Children see and hear things, and children talk. In schools across the country, children will be sharing stories and rumours about the Coronavirus, picking up on adult anxiety, and, in some cases, carrying a growing anxiety of their own. 

For some children, especially those who have experienced loss or trauma, and those whose anxiety baseline levels are set high, concerns about the Coronavirus may erupt into anxiety-fuelled behaviour in school. 

What might anxiety look like in children? 

Physical signs – children may complain of headaches or stomach aches, appear restless, fidgety and distracted, or find their muscles tense up. 

Emotional signs – look out for children appearing particularly sensitive or crying a lot, becoming grumpy or angry without any obvious reason, or withdrawing and becoming less responsive. 

Behavioural signs – children sometimes ask a lot of questions because they are curious or excited, but it can also be a sign of anxiety; be aware of children appearing pre-occupied, having ‘meltdowns’, or exhibiting self-soothing or even self-harming behaviours. 

Parents or carers may also be aware that their child is showing signs of anxiety at home, even if this has not been evident in school.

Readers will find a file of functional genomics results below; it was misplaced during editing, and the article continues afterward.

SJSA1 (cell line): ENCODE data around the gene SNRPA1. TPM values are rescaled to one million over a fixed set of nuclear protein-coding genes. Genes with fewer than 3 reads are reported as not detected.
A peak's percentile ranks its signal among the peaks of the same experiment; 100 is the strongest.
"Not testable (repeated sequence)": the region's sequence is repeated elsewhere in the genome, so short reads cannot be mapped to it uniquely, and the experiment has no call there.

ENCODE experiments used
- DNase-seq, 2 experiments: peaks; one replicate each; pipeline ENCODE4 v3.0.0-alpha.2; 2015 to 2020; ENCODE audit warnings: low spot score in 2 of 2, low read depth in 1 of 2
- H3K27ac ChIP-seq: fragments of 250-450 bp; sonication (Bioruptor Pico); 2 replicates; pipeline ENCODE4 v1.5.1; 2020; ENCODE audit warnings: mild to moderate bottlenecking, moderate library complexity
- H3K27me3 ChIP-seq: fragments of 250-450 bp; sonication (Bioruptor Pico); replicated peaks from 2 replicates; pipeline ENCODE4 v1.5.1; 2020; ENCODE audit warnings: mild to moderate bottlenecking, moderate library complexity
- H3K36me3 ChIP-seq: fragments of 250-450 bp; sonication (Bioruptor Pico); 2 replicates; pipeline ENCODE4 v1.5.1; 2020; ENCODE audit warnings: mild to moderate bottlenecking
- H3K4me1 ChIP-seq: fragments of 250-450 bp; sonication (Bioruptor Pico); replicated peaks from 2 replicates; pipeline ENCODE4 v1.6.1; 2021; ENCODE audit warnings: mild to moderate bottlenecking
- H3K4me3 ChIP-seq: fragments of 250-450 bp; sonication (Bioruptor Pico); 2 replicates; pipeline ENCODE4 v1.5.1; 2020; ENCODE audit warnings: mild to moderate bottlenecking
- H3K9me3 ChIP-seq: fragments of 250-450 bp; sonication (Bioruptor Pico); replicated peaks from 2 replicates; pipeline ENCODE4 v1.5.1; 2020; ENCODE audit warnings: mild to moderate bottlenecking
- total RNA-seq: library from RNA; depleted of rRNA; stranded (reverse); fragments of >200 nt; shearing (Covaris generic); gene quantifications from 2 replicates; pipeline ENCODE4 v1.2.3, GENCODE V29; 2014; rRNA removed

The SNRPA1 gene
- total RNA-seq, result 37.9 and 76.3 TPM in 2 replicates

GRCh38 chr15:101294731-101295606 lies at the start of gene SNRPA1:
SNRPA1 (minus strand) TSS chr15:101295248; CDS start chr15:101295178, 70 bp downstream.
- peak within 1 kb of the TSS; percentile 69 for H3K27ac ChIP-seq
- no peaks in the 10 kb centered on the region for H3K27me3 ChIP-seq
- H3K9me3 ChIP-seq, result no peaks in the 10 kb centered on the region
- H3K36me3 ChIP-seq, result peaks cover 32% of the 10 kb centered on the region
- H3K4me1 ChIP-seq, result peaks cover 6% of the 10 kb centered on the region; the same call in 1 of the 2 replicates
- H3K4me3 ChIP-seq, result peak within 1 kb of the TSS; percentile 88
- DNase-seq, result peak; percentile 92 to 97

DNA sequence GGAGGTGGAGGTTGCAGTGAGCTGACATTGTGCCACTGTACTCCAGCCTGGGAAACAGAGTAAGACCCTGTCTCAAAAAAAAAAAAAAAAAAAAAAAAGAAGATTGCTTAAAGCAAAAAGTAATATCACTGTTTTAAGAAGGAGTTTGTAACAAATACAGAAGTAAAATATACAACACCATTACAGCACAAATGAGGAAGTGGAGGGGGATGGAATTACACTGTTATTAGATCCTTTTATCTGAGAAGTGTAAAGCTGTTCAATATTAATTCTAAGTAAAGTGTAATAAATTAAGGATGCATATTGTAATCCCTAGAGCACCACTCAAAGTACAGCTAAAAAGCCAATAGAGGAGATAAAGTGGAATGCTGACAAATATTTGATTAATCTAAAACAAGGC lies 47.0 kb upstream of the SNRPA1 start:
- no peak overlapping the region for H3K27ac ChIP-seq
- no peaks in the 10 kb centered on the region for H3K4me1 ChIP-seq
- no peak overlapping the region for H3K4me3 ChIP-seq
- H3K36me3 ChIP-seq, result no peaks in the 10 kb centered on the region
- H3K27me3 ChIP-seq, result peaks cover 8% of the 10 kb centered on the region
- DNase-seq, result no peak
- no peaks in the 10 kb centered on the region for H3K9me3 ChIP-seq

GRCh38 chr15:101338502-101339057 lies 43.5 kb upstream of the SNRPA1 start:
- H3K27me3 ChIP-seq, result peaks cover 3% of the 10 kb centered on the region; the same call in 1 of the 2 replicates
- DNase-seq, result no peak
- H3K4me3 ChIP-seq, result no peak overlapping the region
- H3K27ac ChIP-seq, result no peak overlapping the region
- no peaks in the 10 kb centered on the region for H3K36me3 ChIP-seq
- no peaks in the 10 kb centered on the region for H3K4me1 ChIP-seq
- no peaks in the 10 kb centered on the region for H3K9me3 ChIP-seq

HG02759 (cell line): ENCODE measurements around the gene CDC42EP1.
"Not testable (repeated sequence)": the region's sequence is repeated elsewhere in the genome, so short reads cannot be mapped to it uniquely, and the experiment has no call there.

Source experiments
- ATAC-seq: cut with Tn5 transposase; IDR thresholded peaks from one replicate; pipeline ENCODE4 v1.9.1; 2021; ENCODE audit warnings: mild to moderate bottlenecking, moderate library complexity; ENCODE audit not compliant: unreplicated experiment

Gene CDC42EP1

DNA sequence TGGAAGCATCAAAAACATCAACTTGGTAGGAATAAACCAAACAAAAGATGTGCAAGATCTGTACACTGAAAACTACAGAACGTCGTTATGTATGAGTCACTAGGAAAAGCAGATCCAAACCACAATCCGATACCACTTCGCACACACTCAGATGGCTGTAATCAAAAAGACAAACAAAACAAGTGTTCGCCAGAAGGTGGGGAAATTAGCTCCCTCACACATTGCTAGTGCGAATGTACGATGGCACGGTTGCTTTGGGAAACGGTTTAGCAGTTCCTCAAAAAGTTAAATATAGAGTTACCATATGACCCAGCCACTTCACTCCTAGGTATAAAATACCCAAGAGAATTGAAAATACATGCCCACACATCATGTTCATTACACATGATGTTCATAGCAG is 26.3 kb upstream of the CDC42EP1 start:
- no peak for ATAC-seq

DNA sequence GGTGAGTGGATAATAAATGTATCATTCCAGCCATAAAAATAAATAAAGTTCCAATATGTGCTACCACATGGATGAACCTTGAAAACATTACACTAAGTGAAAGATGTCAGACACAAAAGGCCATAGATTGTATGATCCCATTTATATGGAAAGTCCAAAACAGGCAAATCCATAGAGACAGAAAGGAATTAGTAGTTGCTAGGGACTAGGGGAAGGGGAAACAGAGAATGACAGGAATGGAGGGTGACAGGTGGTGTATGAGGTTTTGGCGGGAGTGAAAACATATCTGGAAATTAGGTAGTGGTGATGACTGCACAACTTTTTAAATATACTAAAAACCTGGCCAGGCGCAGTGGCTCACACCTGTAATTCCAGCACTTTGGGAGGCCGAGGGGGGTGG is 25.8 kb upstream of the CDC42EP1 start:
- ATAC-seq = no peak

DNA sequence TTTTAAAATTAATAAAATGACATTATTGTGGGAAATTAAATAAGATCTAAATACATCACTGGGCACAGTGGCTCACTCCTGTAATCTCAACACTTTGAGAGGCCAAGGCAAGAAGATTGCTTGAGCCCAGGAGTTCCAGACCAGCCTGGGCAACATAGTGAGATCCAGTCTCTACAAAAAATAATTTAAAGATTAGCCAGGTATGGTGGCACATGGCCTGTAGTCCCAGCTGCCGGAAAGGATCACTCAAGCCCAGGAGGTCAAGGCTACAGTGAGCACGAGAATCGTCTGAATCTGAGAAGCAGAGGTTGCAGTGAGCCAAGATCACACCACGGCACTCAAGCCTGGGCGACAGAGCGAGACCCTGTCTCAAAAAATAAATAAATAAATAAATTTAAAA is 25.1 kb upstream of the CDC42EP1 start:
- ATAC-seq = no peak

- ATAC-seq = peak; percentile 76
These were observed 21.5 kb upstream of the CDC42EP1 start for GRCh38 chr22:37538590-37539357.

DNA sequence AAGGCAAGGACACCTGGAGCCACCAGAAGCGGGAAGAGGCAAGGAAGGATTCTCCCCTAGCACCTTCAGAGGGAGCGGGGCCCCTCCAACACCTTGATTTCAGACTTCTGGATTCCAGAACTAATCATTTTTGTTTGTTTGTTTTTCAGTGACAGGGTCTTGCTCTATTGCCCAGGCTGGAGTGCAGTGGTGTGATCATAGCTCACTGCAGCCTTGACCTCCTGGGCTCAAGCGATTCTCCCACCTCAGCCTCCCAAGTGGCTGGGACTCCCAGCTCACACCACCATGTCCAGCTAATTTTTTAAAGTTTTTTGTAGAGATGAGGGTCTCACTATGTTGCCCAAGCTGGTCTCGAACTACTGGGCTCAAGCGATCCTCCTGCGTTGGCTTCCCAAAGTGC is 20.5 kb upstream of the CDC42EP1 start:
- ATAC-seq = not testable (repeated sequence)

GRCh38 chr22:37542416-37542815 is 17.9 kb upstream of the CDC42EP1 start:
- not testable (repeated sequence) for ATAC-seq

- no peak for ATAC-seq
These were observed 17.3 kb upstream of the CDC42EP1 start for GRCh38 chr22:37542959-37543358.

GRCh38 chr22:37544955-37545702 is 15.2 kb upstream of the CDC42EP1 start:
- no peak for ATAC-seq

How can schools help to reduce anxiety? 

There are several things that schools can do to calm children generally, but be aware that children who are already highly anxious, or who are care-experienced or have special educational needs may need extra support. It is wise to discuss the school’s plans for supporting children with parents and carers in advance, so children can be prepared and supported at home as well as at school. 

  1. Be aware of children discussing the situation amongst themselves, and be prepared to step in to correct any misinformation. Rumours spread like wildfire among children, and they may not be able to sort the truth from the stories. If possible, find out what the children think they know, and then be prepared to correct their information if necessary.
     
  2. Be honest about what is happening. Brushing off and dismissing children’s fears does not reduce their anxiety. Ensure you present information in an age-appropriate way, but be honest about the essential facts. 

  3. Help to maximise children’s feelings of safety by explaining what the health service and the school is doing to protect them, and give them a sense of control by showing them what they can do to protect themselves. Reassure the children that the risk to them is currently low, but that they can protect themselves by washing their hands regularly, and that doctors and hospitals know what to do if someone becomes unwell. Take time to teach children good hand-washing technique. 

  4. Remain calm and give out information in a matter of fact way. Children need to see that the adults are calm and in control of the situation.  

Information about Coronavirus (COVID-19) for schools has been published by the Department for Education and Public Health England. It is available online here